Benzodiazepines are derivatives of 1,4-benzodiazepine. Mainly used in the brainstem network and the limbic system (including amygdala, hippocampus, etc.). There are two types of neurons in the brain that can affect emotional responses and restrict each other. Noradrenergic neurons increase the anxiety response, while serotonergic neurons inhibit it. Benzodiazepines increase serotonin levels in the brain and enhance the action of another inhibitory transmitter, gamma-aminobutyric acid (GABA). GABA inhibits the action of noradrenergic neurons. Due to its low toxicity and clinical use, this class of drugs has gradually replaced the barbiturate drugs and has become the most widely used sedative and hypnotic drug in clinical practice.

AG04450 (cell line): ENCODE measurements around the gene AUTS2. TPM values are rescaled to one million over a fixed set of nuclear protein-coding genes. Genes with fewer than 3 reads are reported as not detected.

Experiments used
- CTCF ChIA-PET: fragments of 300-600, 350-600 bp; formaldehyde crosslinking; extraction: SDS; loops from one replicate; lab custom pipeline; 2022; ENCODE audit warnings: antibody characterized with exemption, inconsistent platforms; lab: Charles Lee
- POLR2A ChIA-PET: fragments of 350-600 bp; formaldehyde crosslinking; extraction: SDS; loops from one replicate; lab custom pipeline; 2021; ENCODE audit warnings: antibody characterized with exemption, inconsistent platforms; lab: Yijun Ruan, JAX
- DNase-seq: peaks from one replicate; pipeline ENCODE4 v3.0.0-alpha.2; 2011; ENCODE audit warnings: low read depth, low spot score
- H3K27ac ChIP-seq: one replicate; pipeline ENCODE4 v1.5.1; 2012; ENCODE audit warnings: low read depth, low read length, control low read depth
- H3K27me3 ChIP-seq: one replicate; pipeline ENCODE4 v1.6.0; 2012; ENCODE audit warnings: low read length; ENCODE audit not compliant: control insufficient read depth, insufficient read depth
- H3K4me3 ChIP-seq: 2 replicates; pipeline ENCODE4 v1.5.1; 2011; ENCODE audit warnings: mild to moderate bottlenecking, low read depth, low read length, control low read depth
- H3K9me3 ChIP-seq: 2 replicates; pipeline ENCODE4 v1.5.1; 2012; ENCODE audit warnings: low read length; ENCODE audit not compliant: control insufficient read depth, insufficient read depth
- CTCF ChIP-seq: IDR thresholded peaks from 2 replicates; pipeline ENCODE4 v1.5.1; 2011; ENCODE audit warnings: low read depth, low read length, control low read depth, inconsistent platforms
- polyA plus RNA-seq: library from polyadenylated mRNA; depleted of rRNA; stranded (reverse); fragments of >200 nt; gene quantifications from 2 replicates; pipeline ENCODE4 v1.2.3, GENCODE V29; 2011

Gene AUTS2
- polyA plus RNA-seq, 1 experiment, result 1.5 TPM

This class of drugs has a wide-ranging inhibitory effect on the central nervous system, resulting in sedative, hypnotic and anticonvulsant effects. In general, sedation and hypnosis are not strictly different, often resulting in different effects due to different doses. Sedation occurs at low doses to calm the patient, reduce or eliminate agitation, anxiety, etc.; moderate doses can cause approximate physiological sleep; large doses can produce anticonvulsant, anesthetic effects. Long-term use of this class of drugs can almost produce tolerance and dependence. Sudden withdrawal of drugs can cause withdrawal symptoms, so medication should be strictly controlled to avoid long-term use.